My research involves molecular and evolutionary ecology of the interactions between phytophagous insects, their host plants and their natural enemies.
As a model, I study the interaction between the flea beetle, Phyllotreta nemorum, its cruciferous host plants (especially Barbarea vulgaris) and a natural enemy (the parasitoid Aneuclis brevicauda). I aim to understand the evolution of the interactions between these organisms by studying the genetic basis of adaptations and the factors that influence the distribution of these adaptations.
P. nemorum is polymorphic for the presence of resistance genes, which enable the beetles to use B. vulgaris as a host plant. B. vulgaris is unsuitable as host plant for P. nemorum individuals in which the resistance genes are not expressed. The distribution of the resistance genes can be influenced by selection and migration, where ecological factors, such as host plant phenology, abundance of host plant species, and parasitism may play a role.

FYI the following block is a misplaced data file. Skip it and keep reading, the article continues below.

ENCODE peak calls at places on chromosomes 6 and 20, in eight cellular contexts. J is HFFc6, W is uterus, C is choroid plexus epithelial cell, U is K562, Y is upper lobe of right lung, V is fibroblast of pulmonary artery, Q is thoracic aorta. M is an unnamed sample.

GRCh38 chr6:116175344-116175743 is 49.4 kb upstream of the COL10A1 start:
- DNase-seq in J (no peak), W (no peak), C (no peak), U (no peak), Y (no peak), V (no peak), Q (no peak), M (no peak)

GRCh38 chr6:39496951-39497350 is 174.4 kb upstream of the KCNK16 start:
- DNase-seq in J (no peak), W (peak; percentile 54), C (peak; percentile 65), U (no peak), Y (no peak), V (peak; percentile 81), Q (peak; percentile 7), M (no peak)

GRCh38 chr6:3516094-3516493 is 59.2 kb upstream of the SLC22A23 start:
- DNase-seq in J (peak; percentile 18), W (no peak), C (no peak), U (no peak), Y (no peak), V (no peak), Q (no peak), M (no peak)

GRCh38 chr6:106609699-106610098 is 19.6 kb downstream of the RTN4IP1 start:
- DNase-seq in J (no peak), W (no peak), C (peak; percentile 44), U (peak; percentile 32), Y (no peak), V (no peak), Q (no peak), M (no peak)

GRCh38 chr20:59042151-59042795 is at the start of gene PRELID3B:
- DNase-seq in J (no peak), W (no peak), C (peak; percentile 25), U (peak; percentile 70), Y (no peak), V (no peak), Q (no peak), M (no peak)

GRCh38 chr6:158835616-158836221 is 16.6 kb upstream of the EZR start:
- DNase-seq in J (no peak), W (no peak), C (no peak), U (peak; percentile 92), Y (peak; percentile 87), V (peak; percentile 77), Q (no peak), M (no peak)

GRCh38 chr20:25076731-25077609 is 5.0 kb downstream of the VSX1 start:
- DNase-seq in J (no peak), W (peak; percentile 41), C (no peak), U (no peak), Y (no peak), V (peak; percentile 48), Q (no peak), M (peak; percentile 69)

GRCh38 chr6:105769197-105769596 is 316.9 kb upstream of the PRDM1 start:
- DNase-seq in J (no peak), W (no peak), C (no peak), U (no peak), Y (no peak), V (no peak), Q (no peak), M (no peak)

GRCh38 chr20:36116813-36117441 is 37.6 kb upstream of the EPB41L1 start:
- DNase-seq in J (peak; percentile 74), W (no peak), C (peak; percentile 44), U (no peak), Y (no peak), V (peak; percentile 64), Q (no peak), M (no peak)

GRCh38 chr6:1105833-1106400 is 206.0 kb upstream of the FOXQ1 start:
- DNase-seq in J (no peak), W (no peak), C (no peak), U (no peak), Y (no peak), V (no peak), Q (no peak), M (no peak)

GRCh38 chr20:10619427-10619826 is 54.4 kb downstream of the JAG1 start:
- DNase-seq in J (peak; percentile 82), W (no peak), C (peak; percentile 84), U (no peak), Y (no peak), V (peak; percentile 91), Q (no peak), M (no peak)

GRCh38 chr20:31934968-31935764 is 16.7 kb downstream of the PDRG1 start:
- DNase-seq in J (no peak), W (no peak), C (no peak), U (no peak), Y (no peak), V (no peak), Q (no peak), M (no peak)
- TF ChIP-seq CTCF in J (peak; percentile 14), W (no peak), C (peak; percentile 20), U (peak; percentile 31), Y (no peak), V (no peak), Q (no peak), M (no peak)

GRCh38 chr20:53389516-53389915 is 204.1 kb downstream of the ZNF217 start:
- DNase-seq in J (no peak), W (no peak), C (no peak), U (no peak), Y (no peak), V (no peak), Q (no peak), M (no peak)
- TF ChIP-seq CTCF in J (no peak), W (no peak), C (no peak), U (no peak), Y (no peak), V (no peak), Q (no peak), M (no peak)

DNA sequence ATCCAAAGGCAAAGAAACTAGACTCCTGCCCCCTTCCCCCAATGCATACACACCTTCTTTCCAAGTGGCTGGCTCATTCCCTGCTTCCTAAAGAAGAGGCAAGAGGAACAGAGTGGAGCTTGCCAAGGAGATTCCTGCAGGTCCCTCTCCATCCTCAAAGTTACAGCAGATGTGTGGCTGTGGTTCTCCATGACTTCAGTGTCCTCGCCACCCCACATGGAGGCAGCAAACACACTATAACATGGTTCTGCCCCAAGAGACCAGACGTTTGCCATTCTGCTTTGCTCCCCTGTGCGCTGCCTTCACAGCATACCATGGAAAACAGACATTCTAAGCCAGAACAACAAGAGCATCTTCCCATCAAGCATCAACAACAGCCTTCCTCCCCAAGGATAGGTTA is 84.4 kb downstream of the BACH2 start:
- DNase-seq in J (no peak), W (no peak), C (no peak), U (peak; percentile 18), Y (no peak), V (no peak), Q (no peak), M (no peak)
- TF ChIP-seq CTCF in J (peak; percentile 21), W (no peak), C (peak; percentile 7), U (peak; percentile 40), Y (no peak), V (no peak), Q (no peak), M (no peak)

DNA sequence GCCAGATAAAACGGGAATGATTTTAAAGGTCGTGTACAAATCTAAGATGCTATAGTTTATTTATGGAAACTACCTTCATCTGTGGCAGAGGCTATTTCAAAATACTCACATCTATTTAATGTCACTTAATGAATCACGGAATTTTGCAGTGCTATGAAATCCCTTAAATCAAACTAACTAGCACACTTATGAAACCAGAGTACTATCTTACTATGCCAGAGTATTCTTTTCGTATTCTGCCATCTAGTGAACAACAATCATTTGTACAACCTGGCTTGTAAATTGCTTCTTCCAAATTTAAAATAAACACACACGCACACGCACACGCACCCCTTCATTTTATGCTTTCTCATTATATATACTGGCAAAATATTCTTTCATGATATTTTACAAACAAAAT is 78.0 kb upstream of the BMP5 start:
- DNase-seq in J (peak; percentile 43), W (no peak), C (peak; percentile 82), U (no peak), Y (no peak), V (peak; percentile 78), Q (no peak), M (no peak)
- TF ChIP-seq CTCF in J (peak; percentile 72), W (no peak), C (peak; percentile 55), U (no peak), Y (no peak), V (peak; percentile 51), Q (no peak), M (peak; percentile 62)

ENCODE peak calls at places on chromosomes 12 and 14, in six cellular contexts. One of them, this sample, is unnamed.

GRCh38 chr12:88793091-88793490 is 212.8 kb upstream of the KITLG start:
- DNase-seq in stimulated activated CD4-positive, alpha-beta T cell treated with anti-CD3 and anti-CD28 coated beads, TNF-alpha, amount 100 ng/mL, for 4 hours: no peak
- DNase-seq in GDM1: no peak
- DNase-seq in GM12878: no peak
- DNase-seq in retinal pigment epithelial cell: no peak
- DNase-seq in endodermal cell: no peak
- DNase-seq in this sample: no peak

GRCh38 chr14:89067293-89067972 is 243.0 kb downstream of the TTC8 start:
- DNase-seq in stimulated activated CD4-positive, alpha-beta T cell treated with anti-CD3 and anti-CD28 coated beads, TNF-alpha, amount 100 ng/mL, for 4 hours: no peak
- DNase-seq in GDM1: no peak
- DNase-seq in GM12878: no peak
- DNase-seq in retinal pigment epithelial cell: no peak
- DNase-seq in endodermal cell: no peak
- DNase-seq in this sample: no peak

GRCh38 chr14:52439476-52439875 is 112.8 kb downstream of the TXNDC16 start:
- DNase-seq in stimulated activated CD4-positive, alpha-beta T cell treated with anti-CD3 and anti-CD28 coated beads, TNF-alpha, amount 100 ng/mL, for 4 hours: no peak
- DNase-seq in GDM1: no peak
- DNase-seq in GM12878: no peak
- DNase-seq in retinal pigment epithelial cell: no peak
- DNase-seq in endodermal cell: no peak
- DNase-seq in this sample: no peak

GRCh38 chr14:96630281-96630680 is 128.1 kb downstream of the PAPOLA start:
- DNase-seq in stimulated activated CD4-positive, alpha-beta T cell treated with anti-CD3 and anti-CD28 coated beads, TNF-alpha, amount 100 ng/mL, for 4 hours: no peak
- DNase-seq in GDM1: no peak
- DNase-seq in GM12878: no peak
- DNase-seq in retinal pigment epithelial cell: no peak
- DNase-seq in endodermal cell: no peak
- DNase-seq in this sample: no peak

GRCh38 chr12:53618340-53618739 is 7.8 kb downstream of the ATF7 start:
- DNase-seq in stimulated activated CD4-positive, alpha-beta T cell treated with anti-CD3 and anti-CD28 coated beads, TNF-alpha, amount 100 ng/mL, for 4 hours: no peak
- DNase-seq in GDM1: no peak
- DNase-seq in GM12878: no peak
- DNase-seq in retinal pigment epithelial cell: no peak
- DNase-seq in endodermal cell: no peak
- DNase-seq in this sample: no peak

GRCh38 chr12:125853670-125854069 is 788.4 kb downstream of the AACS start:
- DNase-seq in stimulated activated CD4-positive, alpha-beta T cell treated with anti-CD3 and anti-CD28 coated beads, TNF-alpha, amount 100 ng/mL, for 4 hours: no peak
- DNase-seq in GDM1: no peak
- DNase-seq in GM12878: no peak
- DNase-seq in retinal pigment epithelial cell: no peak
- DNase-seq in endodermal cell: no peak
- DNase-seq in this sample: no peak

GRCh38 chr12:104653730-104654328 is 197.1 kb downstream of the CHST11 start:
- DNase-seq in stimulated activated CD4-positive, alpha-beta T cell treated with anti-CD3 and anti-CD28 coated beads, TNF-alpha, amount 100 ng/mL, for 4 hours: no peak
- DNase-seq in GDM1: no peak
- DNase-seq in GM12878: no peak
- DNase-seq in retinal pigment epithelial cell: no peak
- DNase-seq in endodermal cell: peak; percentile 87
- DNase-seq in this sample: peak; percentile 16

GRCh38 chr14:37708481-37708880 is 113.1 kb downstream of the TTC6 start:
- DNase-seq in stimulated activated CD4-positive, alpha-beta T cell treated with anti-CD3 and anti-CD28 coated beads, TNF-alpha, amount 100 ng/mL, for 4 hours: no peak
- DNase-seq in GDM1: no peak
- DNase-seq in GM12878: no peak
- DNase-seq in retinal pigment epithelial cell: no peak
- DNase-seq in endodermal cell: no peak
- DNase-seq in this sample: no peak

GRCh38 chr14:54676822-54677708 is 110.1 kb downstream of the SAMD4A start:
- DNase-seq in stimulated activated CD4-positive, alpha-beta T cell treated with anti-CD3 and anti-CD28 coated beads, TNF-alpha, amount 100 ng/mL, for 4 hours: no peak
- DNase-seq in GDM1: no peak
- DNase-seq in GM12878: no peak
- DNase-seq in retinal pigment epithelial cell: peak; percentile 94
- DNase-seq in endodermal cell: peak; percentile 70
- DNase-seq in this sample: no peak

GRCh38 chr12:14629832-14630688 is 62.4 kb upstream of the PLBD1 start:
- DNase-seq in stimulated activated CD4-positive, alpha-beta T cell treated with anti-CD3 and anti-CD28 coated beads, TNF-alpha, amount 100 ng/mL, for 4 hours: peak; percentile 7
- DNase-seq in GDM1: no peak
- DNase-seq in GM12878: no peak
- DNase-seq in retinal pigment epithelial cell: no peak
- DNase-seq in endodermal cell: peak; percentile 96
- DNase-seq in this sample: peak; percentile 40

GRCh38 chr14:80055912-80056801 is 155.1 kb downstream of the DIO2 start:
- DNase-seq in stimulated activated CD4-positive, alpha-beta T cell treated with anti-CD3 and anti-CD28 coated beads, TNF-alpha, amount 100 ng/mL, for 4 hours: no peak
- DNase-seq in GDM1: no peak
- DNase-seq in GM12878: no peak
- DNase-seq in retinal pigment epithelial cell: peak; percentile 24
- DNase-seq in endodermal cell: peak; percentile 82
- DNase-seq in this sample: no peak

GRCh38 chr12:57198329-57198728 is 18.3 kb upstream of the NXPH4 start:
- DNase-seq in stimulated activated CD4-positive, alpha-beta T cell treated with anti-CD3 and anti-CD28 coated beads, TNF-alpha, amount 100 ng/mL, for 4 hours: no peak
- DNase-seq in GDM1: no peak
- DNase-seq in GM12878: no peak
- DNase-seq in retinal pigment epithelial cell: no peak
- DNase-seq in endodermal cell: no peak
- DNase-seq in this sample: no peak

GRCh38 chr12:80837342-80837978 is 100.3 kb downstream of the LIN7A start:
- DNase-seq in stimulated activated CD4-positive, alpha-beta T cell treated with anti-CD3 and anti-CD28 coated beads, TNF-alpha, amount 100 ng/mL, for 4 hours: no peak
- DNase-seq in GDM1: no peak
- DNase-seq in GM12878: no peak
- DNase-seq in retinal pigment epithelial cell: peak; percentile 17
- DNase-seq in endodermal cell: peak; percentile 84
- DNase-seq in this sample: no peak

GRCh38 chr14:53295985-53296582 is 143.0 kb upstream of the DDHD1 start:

In my work I try to find the relationship between the geographical- and host plant associated distribution of resistance and population structure, indicated by neutral markers. I also study the selective forces acting on resistance, such as trade-offs associated with the presence of resistance genes, host plant dependent parasitism of P. nemorum, temporal variation in defence of B. vulgaris, availability of the various host plant species, and the interactions between these factors. Eventually the results of this work will contribute to a better understanding of the processes influencing biodiversity.
Apart from the importance of knowledge about processes connected to biodiversity for management of ecosystems, the genetic basis of the resistance of P. nemorum for defence of B. vulgaris resembles the genetic basis of insecticide resistance in insects. Therefore, the research on this model will certainly yield valuable insights in processes influencing the spread of resistance against insecticides. Moreover, P. nemorum (as well as closely related species) itself is a pest, and it is important to understand its host plant use to be able to develop environmentally benign control methods.